Claims Management

Telerehab Poised to Grow but Barriers Remain

Remote rehabilitation services offer the potential for savings in both time and money, but adoption is slow.
By: | December 4, 2017 • 4 min read

The prevalence of telehealth, including telerehabilitation, is poised for growth in all areas of health care, with the market projected to expand 18 percent between 2014 and 2020, according to the Global Telemedicine Market Outlook 2020.

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Although the group health market is increasingly embracing the use of telerehabilitation, its use in workers’ comp is still something of a rarity. That’s according to Mary O’Donoghue, chief clinical and product officer, MedRisk, a managed care organization based in King of Prussia, Pa. While a few managed care companies are offering telerehab to workers’ comp clients, either in partnership or solo, state laws and reluctance to change are barriers.

In the fall, MedRisk introduced a national telerehabilitation solution for injured workers. Another managed care group, Prime Health Services, also has a telerehab component for the workers’ comp industry through its partnership with tech company Consumer Health Connections. In addition, smaller technology companies are introducing platforms to enable rehab to be done remotely.

In the past few years, multiple university studies have been published supporting the use of telerehab. A 2015 study of veterans receiving in-home physical therapy via telerehab found that their outcomes were as good or better than traditional therapy and saved statistically significant amounts of time and travel miles.

“Within workers’ comp, [telerehab] is certainly going to save on travel time, save on time away from work and potentially keep the injured worker at the workplace,” O’Donoghue noted. “Injured worker compliance with treatment is one of the other major advantages.”

She also believes telerehab has the ability to improve patient compliance with their doctor’s orders and ensure that prescribed exercises are being performed.

“When you have the opportunity to work with someone in a telecommunications type of environment, you can reinforce good form,” she said.

Although MedRisk’s current clients are only taking advantage of telerehab in the employees’ homes, she said she is currently working with a company that wants to offer telerehab at the worksite.

A 2015 study of veterans receiving in-home physical therapy via telerehab found that their outcomes were as good or better than traditional therapy.

Tammy Richmond, chair of the Telerehabilitation Special Interest Group for the American Telemedicine Association and CEO of Go 2 Care, which provides telerehab services via its own tech platform, said she expects the use of telerehab in workers’ comp to significantly increase.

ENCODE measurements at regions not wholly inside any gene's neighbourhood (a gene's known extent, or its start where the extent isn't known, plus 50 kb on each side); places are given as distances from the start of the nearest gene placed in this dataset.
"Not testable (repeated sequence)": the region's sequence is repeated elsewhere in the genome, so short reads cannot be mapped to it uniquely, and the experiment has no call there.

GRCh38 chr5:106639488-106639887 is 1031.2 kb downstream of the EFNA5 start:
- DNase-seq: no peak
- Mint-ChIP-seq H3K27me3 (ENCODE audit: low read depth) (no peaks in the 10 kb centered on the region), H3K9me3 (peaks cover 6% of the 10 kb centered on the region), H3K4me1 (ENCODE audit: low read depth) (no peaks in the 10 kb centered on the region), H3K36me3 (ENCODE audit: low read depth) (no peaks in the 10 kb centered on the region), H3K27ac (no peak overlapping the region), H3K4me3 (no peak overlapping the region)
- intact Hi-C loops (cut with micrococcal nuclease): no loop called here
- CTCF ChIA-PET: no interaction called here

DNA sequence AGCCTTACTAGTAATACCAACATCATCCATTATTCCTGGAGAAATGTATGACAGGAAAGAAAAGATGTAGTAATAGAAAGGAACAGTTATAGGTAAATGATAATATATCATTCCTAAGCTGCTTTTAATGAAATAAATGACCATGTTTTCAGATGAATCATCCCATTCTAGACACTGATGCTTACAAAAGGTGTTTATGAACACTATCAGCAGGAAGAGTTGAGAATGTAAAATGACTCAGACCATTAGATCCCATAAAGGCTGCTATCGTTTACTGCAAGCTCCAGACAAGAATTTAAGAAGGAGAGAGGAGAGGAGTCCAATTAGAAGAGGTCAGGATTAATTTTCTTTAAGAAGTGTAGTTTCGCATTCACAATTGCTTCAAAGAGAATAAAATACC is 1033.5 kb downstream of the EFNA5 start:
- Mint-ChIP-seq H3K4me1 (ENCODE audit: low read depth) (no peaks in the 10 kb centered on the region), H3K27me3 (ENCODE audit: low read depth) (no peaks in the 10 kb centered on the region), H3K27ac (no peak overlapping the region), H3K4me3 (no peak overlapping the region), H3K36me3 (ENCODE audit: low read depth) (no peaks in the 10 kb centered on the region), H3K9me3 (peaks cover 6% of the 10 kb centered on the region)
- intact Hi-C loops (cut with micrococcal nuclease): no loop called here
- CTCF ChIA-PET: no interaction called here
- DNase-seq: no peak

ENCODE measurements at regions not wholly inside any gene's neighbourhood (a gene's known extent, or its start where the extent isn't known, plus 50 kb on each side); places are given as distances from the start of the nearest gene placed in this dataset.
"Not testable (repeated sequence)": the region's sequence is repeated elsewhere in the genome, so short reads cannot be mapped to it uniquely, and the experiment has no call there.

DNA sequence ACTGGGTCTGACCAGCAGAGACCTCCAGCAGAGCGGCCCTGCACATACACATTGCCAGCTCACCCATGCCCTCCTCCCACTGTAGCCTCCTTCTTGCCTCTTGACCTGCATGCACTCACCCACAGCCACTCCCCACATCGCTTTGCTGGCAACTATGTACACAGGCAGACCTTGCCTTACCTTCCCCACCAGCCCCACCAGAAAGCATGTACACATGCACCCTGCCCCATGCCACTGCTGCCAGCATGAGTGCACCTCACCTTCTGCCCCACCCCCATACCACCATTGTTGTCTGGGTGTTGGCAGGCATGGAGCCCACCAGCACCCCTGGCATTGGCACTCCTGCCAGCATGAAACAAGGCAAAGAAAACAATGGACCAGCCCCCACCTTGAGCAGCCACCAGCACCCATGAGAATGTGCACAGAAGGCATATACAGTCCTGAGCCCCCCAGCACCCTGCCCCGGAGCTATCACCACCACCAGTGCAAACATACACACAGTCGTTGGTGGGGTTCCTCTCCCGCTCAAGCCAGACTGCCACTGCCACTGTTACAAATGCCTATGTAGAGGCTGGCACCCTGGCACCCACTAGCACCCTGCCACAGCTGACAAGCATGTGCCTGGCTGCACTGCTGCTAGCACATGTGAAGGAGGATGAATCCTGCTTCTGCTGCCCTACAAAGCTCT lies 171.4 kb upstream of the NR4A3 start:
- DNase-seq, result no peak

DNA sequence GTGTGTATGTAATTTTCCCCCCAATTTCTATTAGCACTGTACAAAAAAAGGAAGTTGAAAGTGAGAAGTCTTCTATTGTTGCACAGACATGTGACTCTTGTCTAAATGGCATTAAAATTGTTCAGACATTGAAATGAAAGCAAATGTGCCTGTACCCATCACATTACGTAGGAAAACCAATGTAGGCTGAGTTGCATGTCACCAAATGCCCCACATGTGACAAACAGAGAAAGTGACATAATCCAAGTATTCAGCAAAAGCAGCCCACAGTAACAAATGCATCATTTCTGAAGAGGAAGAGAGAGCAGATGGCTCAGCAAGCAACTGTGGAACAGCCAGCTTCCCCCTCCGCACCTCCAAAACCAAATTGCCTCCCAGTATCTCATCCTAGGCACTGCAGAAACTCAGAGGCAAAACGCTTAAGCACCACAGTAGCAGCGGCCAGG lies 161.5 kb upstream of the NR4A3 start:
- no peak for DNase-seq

Over the past 18 months, she said, multiple companies and insurers have expressed interest in telerehab and how it could be integrated into the existing workers’ comp pre- and post-claim models.

Richmond’s business offers a bundled arrangement of both an online prevention service and a post-accident telerehab component. In such an arrangement, an employee reporting an early symptom can speak to a prevention specialist, who will suggest job modifications and coach them on first aid and wellness. Symptoms that escalate are reevaluated to see if a claim needs to be opened and whether the employee’s issues can be solved through telerehab or whether the employee’s needs would be better met in person at their contracted clinic.

Richmond said Go 2 Care’s own statistics have found that 72 percent of its clients’ issues could be resolved after three prevention visits, avoiding as much as $3,100 in physical therapy costs, and that the average return-to-work for her clients’ employees is 38 days versus the U.S. average of 70 days.

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However, significant barriers exist to expanding the use of telerehab in workers’ comp. Currently, only a few states with telemedicine parity laws include telehealth coverage under workers’ comp, said Latoya Thomas, policy director, American Telemedicine Association.

Only Arizona, Nevada and Oklahoma have explicit language covering workers’ comp in their telemedicine parity laws; Colorado and North Dakota have regulations that extend telehealth coverage, but Colorado only allows for its use in the home — not the workplace. Texas is considering the issue, but the state’s Department of Insurance is proposing very restrictive rules for coverage of telehealth in workers’ comp, Thomas said.

Another issue is an unwillingness to change on the part of employers. The Illinois Insurance Guaranty Fund last year contracted with CHC Telehealth for homebound workers’ comp patients as a way to improve convenience and outcomes, but they’ve had no opportunity to employ it, said Valerie McGregor, director of claims.

“We thought this would be a tool that would be useful for more remote, catastrophic claimants, but to date, no one has had any interest in getting it started,” McGregor said. “They’re accustomed to the way things have always been.” &

Angela Childers is a Chicago-based writer specializing in health care and business management. She can be reached at [email protected]

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The R&I Editorial Team can be reached at [email protected]